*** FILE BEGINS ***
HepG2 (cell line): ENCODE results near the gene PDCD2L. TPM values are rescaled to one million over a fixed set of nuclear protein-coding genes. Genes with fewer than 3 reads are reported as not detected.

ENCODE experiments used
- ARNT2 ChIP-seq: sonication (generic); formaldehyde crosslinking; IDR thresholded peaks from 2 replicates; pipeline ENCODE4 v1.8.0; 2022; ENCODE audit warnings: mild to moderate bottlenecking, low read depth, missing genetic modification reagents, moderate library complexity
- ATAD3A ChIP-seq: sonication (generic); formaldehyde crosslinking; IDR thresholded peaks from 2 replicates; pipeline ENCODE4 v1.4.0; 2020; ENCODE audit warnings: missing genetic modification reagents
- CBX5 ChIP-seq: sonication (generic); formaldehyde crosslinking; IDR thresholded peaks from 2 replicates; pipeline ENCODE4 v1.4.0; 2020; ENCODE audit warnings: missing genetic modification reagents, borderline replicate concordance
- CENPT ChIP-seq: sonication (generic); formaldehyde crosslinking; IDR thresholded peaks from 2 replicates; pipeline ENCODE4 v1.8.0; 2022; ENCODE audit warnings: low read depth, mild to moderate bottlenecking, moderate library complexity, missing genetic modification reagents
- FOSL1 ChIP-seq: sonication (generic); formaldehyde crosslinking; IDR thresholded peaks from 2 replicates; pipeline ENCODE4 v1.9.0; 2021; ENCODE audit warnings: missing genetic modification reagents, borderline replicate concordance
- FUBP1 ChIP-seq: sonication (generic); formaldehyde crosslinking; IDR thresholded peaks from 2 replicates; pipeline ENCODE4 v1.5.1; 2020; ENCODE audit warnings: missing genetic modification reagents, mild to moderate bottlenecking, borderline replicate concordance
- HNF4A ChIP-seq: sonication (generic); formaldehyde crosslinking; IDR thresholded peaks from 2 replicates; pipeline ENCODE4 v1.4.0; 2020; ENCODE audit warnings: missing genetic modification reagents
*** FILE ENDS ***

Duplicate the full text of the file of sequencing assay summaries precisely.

HepG2 (cell line): ENCODE results near the gene PDCD2L. TPM values are rescaled to one million over a fixed set of nuclear protein-coding genes. Genes with fewer than 3 reads are reported as not detected.

ENCODE experiments used
- ARNT2 ChIP-seq: sonication (generic); formaldehyde crosslinking; IDR thresholded peaks from 2 replicates; pipeline ENCODE4 v1.8.0; 2022; ENCODE audit warnings: mild to moderate bottlenecking, low read depth, missing genetic modification reagents, moderate library complexity
- ATAD3A ChIP-seq: sonication (generic); formaldehyde crosslinking; IDR thresholded peaks from 2 replicates; pipeline ENCODE4 v1.4.0; 2020; ENCODE audit warnings: missing genetic modification reagents
- CBX5 ChIP-seq: sonication (generic); formaldehyde crosslinking; IDR thresholded peaks from 2 replicates; pipeline ENCODE4 v1.4.0; 2020; ENCODE audit warnings: missing genetic modification reagents, borderline replicate concordance
- CENPT ChIP-seq: sonication (generic); formaldehyde crosslinking; IDR thresholded peaks from 2 replicates; pipeline ENCODE4 v1.8.0; 2022; ENCODE audit warnings: low read depth, mild to moderate bottlenecking, moderate library complexity, missing genetic modification reagents
- FOSL1 ChIP-seq: sonication (generic); formaldehyde crosslinking; IDR thresholded peaks from 2 replicates; pipeline ENCODE4 v1.9.0; 2021; ENCODE audit warnings: missing genetic modification reagents, borderline replicate concordance
- FUBP1 ChIP-seq: sonication (generic); formaldehyde crosslinking; IDR thresholded peaks from 2 replicates; pipeline ENCODE4 v1.5.1; 2020; ENCODE audit warnings: missing genetic modification reagents, mild to moderate bottlenecking, borderline replicate concordance
- HNF4A ChIP-seq: sonication (generic); formaldehyde crosslinking; IDR thresholded peaks from 2 replicates; pipeline ENCODE4 v1.4.0; 2020; ENCODE audit warnings: missing genetic modification reagents